Results: A total of 33 studies were included in this review. Eighteen pre-clinical studies reported mechanisms of effect and fifteen clinical studies corroborated pre-clinical findings, including eight randomised controlled trials, and 762 women with menstrual irregularities, hyperandrogenism and/or PCOS. Interventions included herbal extracts of Vitex agnus-castus, Cimicifuga racemosa, Tribulus terrestris, Glycyrrhiza spp., Paeonia lactiflora and Cinnamomum cassia. Endocrine outcomes included reduced luteinising hormone (LH), prolactin, fasting insulin and testosterone. There was evidence for the regulation of ovulation, improved metabolic hormone profile and improved fertility outcomes in PCOS. There was evidence for an equivalent effect of two herbal medicines and the pharmaceutical agents bromocriptine (and Vitex agnus-castus) and clomiphene citrate (and Cimicifuga racemosa). There was less robust evidence for the complementary combination of spirinolactone and Glycyrrhiza spp. for hyperandrogenism.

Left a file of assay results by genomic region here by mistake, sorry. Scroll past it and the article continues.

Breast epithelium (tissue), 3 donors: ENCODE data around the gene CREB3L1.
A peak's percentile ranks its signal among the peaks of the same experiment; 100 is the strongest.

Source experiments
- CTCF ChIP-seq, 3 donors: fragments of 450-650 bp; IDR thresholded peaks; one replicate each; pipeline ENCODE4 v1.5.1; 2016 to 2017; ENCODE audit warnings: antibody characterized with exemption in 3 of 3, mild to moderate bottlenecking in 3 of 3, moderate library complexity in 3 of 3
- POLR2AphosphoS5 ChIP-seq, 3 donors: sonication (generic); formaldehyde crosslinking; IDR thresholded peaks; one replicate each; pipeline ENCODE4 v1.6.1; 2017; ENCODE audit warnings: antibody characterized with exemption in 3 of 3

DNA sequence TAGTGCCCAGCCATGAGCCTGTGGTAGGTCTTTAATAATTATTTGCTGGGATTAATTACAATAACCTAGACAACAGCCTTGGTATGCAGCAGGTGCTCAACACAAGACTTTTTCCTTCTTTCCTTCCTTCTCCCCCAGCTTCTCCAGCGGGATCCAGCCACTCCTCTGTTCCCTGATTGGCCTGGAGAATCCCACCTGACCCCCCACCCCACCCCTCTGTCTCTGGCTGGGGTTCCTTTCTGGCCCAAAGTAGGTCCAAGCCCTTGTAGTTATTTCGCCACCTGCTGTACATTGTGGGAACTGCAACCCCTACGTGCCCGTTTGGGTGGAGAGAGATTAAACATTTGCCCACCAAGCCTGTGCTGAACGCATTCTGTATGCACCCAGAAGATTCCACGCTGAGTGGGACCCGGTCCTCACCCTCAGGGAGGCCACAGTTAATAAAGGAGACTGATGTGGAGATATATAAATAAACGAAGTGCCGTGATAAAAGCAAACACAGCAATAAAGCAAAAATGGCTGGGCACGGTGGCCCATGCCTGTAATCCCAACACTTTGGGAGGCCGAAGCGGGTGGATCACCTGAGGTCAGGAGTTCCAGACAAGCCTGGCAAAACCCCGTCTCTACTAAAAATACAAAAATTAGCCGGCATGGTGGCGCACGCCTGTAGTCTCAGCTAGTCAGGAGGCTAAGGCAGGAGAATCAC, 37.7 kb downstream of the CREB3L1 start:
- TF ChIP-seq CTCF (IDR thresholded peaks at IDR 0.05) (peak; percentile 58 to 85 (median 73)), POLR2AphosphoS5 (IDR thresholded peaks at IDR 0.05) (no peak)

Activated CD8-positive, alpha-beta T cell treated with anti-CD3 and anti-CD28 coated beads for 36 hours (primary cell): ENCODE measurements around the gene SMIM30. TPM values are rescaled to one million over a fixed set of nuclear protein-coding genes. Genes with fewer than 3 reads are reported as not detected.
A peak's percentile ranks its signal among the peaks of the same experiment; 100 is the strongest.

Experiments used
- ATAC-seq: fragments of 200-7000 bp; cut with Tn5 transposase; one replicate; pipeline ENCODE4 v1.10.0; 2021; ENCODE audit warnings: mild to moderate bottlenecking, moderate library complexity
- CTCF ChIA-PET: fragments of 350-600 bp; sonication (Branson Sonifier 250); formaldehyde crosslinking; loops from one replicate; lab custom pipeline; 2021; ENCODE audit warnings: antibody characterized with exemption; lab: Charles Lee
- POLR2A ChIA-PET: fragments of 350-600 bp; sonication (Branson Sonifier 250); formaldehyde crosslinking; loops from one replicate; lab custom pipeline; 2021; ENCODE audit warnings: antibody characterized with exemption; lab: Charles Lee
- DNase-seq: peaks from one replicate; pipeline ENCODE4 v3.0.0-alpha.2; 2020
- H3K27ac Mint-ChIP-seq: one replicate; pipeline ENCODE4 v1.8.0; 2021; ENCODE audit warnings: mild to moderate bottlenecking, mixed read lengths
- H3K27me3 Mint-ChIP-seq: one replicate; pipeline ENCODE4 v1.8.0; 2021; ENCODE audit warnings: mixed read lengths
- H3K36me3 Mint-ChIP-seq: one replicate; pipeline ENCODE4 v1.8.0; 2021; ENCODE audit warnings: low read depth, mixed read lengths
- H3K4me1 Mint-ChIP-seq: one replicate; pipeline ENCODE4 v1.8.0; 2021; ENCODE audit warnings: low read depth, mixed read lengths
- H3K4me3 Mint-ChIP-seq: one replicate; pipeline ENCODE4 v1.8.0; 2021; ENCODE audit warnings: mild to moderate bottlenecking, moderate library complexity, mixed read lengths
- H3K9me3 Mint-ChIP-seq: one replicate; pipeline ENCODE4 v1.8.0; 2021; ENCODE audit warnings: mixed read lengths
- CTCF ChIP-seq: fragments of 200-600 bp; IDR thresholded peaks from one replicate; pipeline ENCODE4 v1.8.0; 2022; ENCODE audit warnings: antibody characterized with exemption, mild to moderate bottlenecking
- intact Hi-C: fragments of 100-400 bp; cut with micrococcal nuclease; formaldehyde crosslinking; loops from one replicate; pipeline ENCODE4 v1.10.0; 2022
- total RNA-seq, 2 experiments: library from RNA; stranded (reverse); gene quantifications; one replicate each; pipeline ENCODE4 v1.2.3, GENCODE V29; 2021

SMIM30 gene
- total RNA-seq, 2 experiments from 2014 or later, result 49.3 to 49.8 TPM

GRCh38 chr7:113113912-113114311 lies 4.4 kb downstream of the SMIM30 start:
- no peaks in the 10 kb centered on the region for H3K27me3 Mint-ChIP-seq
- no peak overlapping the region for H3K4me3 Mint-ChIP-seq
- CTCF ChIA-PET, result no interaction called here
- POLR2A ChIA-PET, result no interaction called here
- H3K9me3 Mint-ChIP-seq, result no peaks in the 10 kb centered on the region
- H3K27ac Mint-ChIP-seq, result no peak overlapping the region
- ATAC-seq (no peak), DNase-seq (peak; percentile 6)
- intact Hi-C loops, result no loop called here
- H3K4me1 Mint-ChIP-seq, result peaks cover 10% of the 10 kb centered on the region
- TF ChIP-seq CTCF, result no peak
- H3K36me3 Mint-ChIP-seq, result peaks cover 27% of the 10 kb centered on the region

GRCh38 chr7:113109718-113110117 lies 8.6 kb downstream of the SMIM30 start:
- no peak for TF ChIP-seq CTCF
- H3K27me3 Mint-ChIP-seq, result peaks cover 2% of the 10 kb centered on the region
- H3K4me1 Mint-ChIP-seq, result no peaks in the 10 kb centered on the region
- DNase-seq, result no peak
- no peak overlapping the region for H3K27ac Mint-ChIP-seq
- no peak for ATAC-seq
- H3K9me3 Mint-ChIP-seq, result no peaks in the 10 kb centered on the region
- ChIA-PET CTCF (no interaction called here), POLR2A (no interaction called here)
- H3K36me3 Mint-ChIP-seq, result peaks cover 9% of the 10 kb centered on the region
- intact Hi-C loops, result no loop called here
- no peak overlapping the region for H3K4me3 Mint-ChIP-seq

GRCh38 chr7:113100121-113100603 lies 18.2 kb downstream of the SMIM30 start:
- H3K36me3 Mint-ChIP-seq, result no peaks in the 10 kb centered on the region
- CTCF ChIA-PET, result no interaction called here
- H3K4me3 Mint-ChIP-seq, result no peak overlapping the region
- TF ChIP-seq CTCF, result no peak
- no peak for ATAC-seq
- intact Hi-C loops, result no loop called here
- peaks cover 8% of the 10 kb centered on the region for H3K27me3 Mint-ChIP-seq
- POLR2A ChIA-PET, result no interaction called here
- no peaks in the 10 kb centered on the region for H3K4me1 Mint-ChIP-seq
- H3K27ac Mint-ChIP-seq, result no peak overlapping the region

Conclusions: Preclinical and clinical studies provide evidence that six herbal medicines may have beneficial effects for women with oligo/amenorrhea, hyperandrogenism and PCOS. However the quantity of pre-clinical data was limited, and the quality of clinical evidence was variable. Further pre-clinical studies are needed to explain the effects of herbal medicines not included in this review with current clinical evidence but an absence of pre-clinical data.